Winner 2013 Webby Awards for Best Political Website
Top Banner, Site wide
Apr 18, 2014

 Choose a size
Text Size

Top Leaderboard, Site wide

On Climate, Business as Usual




The Divide


Truthdig Bazaar more items

 
Report

The Etiquette of War and Surveillance

Email this item Email    Print this item Print    Share this item... Share

Posted on Oct 12, 2013
Beverly & Pack (CC BY 2.0)

By Tom Engelhardt, TomDispatch

(Page 3)

***

Dear Col. Manners,

I’m a housewife in Tulsa and I had a question for you about the president’s plan for a Syrian intervention.  I know that, in the end, it didn’t happen, and I hope you won’t think it’s frivolous of me to bring it up a month later, but I simply couldn’t get it out of my mind.  Here’s what I’ve been wondering about: Why is it called “humanitarian intervention” when the president’s (and Pentagon’s) plan, as best I understood it, was to loose Tomahawk missiles and bombers on Damascus?  I don’t see anything “human” or “humanitarian” in that.  And here’s another related question: why are such strikes always referred to as “surgical” and “precise” when, as far as I can tell, they invariably kill civilians?

Oklahoma Gal

Advertisement

Square, Site wide
Dear Oklahoma Gal,

Nothing frivolous about your thinking!  Let me start with that “surgically precise.”  The answer is: American weapons makers are the best in the world and so all of our latest weapons are indeed surgical and precise in their impact.  Keep in mind, however, that, as studies have shown, “surgically precise” is a term with significant latitude.  Consider, for instance, that, according to a report published in the Archives of Surgery, in a six-and-a-half-year period, Colorado doctors operated on the wrong patient at least 25 times, and another 107 times on the wrong body part.  So, surgically precise—yes, indeed!

As for that term “humanitarian intervention,” as you probably know, the Supreme Court long ago turned the corporation into a “person” for matters of law.  The Pentagon has functionally done the same thing for weapons like the Tomahawk missile for matters of war.  That transformation may not have the force of law, but it does have force, so to speak.  Because the Tomahawk is an American missile (produced by the Raytheon corporation, a genuine American outfit), and because, by definition, what we Americans do always comes from the best of intentions and an essential goodness of heart, because, that is, we are as exceptional, as one of a kind, in war as in peace, a missile attack on Syria (or elsewhere) would, by definition, be both “human” and “humanitarian”—and to complete the phrase in question, no one could deny that, had it happened, it would also have been an “intervention.”  After all, Washington’s record on interventions speaks for itself.  No country in memory has been as prolific an interventionist as the U.S.A.—and it’s a record, like all records, worth taking some pride in.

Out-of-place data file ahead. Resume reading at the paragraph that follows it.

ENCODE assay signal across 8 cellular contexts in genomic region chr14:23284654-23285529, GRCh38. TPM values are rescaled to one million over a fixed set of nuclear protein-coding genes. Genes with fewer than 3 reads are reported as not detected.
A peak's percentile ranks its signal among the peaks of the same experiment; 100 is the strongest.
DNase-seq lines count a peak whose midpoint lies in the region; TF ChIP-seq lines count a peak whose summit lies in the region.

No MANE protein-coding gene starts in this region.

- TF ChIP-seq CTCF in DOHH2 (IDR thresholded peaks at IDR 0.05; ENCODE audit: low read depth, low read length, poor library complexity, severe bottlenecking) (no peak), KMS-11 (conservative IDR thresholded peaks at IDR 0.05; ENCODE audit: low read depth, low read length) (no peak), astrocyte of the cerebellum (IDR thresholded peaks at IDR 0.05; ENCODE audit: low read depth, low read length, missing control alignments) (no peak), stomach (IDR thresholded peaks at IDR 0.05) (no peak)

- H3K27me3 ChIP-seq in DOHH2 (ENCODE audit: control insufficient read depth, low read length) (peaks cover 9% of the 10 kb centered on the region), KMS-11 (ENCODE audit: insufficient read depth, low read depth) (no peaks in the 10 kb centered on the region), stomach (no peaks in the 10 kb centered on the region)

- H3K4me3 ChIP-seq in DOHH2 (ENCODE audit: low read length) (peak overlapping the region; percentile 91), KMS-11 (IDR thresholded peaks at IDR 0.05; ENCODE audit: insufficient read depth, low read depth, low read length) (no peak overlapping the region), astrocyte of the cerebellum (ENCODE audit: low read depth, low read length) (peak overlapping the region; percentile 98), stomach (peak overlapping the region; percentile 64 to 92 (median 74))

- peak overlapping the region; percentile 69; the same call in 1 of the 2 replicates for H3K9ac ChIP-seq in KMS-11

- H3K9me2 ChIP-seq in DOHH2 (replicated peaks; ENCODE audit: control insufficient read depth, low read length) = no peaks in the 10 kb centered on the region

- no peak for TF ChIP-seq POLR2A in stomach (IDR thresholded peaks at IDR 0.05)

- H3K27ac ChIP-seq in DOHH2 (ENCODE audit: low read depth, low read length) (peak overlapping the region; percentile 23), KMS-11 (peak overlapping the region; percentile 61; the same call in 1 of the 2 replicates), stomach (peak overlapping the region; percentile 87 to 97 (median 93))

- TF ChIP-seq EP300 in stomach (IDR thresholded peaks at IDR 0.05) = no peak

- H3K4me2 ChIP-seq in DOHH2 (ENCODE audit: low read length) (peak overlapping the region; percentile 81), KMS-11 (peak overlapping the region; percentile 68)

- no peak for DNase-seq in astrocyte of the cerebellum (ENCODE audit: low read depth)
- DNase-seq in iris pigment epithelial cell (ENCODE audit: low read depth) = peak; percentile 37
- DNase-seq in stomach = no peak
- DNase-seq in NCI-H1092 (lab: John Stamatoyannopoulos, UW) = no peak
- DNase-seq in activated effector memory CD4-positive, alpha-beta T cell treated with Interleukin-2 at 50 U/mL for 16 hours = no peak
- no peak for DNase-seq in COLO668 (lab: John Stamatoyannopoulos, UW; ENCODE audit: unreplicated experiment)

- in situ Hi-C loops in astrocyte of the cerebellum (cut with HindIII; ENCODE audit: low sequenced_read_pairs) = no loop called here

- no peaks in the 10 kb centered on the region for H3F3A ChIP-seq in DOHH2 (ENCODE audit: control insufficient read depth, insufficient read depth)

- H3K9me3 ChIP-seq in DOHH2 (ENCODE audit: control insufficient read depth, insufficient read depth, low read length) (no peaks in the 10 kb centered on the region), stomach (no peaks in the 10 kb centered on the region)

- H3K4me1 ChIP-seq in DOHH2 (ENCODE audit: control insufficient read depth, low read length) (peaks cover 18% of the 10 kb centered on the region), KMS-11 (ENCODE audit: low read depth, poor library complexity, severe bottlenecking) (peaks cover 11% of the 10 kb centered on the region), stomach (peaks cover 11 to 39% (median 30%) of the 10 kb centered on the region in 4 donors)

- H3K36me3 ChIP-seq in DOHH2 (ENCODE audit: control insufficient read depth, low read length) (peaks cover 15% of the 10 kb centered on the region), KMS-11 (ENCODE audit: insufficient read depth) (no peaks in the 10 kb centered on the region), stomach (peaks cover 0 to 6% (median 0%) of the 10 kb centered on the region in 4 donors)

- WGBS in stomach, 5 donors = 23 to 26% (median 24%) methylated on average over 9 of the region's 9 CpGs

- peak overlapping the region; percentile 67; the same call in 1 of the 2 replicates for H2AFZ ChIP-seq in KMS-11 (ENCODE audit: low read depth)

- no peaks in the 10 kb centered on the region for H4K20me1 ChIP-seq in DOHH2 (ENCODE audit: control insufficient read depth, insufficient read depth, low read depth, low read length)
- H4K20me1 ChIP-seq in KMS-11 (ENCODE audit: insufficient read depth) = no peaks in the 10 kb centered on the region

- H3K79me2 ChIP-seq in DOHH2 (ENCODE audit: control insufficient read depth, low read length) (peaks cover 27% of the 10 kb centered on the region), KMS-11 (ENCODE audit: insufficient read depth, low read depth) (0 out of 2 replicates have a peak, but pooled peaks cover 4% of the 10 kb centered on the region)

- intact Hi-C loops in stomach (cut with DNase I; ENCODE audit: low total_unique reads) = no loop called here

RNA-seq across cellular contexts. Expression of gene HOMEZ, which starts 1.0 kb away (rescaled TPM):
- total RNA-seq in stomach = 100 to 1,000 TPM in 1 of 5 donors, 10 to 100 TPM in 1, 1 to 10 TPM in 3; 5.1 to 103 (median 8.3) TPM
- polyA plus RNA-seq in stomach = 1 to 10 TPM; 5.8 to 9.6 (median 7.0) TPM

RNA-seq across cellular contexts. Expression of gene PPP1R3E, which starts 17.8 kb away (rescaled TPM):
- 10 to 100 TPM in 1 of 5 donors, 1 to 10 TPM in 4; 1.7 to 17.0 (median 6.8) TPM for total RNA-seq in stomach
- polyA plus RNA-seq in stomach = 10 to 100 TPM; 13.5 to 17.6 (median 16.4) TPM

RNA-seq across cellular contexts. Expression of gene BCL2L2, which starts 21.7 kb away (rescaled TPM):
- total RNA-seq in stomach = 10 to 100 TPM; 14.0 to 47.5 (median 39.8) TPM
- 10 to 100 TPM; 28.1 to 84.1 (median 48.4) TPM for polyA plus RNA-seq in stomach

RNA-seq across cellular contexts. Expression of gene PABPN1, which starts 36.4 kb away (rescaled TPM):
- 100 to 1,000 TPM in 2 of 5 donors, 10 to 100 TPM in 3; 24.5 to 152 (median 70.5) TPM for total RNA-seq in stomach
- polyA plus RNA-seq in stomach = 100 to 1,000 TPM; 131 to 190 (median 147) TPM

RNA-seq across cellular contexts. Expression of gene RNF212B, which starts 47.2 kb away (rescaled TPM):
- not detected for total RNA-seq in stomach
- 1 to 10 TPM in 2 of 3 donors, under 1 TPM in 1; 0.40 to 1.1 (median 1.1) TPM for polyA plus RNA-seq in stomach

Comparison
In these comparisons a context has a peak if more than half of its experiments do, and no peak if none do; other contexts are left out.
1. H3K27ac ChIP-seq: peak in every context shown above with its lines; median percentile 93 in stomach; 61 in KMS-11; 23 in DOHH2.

Yours definitionally,
Col. Manners (ret.)

Tom Engelhardt, co-founder of the American Empire Project and author of The United States of Fear as well as a history of the Cold War, The End of Victory Culture (now also in a Kindle edition), runs the Nation Institute’s TomDispatch.com. His latest book, co-authored with Nick Turse, is Terminator Planet: The First History of Drone Warfare, 2001-2050.

Follow TomDispatch on Twitter and join us on Facebook or Tumblr. Check out the newest Dispatch book, Nick Turse’s The Changing Face of Empire: Special Ops, Drones, Proxy Fighters, Secret Bases, and Cyberwarfare.

Copyright 2013 Tom Engelhardt


New and Improved Comments

If you have trouble leaving a comment, review this help page. Still having problems? Let us know. If you find yourself moderated, take a moment to review our comment policy.

Newsletter

sign up to get updates


 
 
Right 1, Site wide - BlogAds Premium
 
Right 2, Site wide - Blogads
 
Join the Liberal Blog Advertising Network
 
 
 
Right Skyscraper, Site Wide
 
Join the Liberal Blog Advertising Network
 

A Progressive Journal of News and Opinion   Publisher, Zuade Kaufman   Editor, Robert Scheer
© 2014 Truthdig, LLC. All rights reserved.